The opinion of the court was delivered by: SAMUEL DER-YEGHIAYAN, District Judge
This matter is before the court on Defendants' motion for summary
judgment. For the reasons stated below we grant the motion.
Plaintiff Kendron Jones, Jr. ("Jones") has been charged with murder and
is a pre-trial detainee at the Cook County Department of Corrections
("CCDOC"). According to Jones, between July of 2000 and April of 2001 he
was seeking pro bono legal assistance in his case and during the period
he mailed and received
hundreds of letters relating to his case. Jones claims that some of
his correspondence with counsel relating to legal matters were opened by
mail room employees outside his presence and he claims that he sometimes
received mail weeks after the postmark. Jones claims that when he
received letters, magazines, and letters weeks after their arrival at the
prison they were "soiled" and had pages torn out. Jones also claims that
he did not receive some of his letters because they were opened, read,
and stamped "return to sender, detainee discharged." Jones brought the
instant suit pursuant to 42 U, S.C. § 1983. Discovery was conducted
and Jones sat for a deposition although he complains to the court about
having to sit for the deposition and claims that he "was under the
impression from earlier conversations with ASA Wiedhuner that [they]
would settle this case out of court for an agreed upon sum of money."
(P's Mem. Opp. SJ 5).
On May 9, 2002 Judge Plunkett, the prior judge in this case, granted
Defendants' motion to dismiss in part and denied it in part. Judge
Plunkett held that Jones had alleged a First Amendment right of free
speech and association claim based on the alleged tampering with incoming
and outgoing mail and thus denied the motion to dismiss that claim. Judge
Plunkett also stated that it was premature to dismiss Jones' Sixth
Amendment right of access to the courts claim and his Sixth Amendment
right to seek counsel of one's choice claim. Judge Plunkett granted
Defendant's motion to dismiss Jones' loss of property claim based upon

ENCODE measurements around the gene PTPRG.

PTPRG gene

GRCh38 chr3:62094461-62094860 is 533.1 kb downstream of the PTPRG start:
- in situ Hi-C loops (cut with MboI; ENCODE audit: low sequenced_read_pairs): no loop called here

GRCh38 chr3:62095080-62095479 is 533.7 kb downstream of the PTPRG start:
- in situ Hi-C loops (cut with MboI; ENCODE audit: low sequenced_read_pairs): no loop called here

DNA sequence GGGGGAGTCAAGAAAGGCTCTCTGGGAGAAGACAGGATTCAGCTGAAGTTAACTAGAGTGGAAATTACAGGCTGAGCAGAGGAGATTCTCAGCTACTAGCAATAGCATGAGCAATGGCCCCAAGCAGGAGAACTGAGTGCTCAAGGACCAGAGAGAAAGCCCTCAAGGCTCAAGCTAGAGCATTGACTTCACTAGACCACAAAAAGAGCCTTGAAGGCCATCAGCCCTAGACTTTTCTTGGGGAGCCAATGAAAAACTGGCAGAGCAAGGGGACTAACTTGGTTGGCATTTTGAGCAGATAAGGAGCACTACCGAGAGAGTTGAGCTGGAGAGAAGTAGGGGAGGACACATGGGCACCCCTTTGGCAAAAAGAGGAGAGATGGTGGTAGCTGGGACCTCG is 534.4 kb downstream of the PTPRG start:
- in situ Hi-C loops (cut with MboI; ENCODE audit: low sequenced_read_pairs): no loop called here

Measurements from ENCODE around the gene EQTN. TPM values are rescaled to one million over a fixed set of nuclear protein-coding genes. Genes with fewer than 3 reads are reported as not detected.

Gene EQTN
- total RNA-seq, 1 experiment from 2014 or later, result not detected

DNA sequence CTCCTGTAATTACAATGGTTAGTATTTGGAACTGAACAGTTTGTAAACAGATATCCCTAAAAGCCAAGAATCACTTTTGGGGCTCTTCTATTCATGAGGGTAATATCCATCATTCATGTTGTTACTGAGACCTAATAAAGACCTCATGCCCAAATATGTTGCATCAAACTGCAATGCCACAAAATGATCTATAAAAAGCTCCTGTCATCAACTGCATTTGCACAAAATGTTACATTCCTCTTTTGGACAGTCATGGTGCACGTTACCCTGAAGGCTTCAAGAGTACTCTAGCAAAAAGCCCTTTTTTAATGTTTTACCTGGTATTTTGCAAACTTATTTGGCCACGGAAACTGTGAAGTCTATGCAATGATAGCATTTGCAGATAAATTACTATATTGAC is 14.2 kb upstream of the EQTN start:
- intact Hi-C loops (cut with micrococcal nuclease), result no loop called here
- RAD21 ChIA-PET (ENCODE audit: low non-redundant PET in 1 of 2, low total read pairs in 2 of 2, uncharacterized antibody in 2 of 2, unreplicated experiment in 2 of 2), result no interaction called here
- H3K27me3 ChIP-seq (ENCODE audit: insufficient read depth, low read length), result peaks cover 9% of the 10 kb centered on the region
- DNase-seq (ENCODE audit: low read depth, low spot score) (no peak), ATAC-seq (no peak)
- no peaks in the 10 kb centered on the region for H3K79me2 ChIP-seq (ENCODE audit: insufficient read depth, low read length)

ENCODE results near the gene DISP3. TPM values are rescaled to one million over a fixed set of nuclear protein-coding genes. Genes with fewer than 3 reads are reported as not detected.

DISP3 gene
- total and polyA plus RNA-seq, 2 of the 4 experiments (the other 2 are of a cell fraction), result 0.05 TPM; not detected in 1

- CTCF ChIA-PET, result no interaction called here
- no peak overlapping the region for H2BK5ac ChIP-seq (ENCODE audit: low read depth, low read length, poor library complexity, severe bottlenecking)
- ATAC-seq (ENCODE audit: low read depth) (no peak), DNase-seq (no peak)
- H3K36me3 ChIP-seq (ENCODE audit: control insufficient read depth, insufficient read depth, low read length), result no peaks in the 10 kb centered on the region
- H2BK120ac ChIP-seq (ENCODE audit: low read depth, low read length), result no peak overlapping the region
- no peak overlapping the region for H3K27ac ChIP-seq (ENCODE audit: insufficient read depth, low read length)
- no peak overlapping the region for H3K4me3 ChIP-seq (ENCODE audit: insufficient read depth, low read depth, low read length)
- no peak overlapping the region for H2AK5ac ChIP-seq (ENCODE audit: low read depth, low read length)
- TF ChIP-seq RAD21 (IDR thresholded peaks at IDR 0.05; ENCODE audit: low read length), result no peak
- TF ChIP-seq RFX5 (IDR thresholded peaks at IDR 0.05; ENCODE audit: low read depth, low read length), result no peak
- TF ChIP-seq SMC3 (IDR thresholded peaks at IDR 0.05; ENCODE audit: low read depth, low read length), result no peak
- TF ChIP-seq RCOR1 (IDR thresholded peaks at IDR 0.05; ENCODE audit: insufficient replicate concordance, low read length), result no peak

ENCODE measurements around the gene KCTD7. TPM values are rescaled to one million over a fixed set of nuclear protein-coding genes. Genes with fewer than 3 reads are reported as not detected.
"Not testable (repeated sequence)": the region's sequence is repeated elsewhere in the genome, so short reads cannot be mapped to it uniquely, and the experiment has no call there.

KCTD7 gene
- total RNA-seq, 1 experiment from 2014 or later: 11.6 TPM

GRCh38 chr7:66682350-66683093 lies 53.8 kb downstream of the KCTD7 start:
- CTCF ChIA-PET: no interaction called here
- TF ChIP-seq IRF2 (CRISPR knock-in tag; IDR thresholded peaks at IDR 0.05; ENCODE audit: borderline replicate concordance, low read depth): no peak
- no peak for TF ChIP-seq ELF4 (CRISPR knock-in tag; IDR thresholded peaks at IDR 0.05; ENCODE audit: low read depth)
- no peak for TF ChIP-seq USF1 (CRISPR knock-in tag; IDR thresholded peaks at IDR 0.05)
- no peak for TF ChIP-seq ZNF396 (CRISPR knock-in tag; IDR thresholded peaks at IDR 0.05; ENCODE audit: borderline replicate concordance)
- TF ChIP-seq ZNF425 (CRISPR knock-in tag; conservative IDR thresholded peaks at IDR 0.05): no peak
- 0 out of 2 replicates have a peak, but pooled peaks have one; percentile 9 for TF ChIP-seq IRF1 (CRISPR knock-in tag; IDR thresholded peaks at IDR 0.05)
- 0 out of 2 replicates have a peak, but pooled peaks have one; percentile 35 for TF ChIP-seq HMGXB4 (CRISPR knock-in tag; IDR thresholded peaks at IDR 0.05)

alleged damaged and missing mail. Judge Plunkett denied the motion to
dismiss the official capacity claims and denied the motion to dismiss the
individual capacity claims. This matter is now before us on Defendants'
motion for summary judgment.
Summary judgment is appropriate when the record reveals that there is
no genuine issue as to any material fact and the moving party is entitled
to judgment as a matter of law. Fed.R.Civ.P. 56(c). In seeking a grant of
summary judgment the moving party must identify "those portions of `the
pleadings, depositions, answers to interrogatories, and admissions on
file, together with the affidavits, if any,' which it believes
demonstrate the absence of a genuine issue of material fact." Celotex
Corp. v. Catrett, 477 U.S. 317, 323 (1986) (quoting Fed.R.Civ.P. 56(c)).
This initial burden may be satisfied by presenting specific evidence on a
particular issue or by pointing out "an absence of evidence to support the
non-moving party's case." Id. at 325. Once the movant has met this
burden, the non-moving party cannot simply rest on the allegations or
denials in the pleadings, but, "by affidavits or as otherwise provided
for in [Rule 56], must set forth specific facts showing that there is a
genuine issue for trial." Fed.R.Civ.P. 56(e). A "genuine issue" in the
context of a
motion for summary judgment is not simply a "metaphysical doubt as to the
material facts." Matsushita Elec. Indus. Co., Ltd, v. Zenith Radio
Corp., 475 U.S. 574, 586 (1986). Rather, a genuine issue of material fact
exists when "the evidence is such that a reasonable jury could return a
verdict for the nonmoving party," Anderson v. Liberty Lobby, Inc.,
477 U.S. 242, 248 (1986); Insolia v, Philip Morris, Inc., 216 F.3d 596,
599 (7th Cir. 2000). The court must consider the record as a whole, in a
light most favorable to the non-moving party, and draw all reasonable
inferences that favor the non-moving party, Anderson, 477 U.S. at 255; Bay
v. Cassens Transport Co., 212 F.3d 969, 972 (7th Cir. 2000).
The United States Supreme Court "has recognized that prisoners have
protected First Amendment interests in both sending and receiving mail
. . . [and that] [p]rison regulations or practices that affect a prisoner's
legal mail are of particular concern because of the potential for
interference with a prisoner's right of access to the courts." Rowe v.
Shake, 196 F.3d 778, 782 (7th Cir. 1999). Prison officials are permitted
to open and inspect a prisoner's legal mail as long as it is done in the
prisoner's presence and the mail is not read by the prison inspector.
Wolff v. McDonnell 418 U.S. 539, 577 (1974). An inmate's right to free
speech and free
association may be violated if prison officials open privileged mail to
or from an attorney or mail is delayed for an inordinate amount of time.
Antonelli v. Sheahan, 81 F.3d 1422, 1431-32 (7th Cir. 1996).
I. Individual Capacity Claims
In regards to the individual capacity claims against Defendants Michael
Sheahan ("Sheahan") and Ernesto Velasco. ("Velasco") summary judgment is
appropriate. The doctrine of respondeat superior is, not applicable in a
Section 1983 action. Sanville v. McCaughtry, 266 F.3d 724, 740 (7th Cir.
2001). Therefore, in order to hold a defendant liable in his individual
capacity the individual defendant must be "personally responsible for the
deprivation of a constitutional right," which can be illustrated by the
fact that the defendant "directed the conduct causing the constitutional
violation," the violation "occurred with his knowledge or consent," or
the defendant acted with `"deliberate, reckless indifference' to the
conduct of subordinates," Id. In this case Jones has not shown that
Sheahan or Velsasco. ...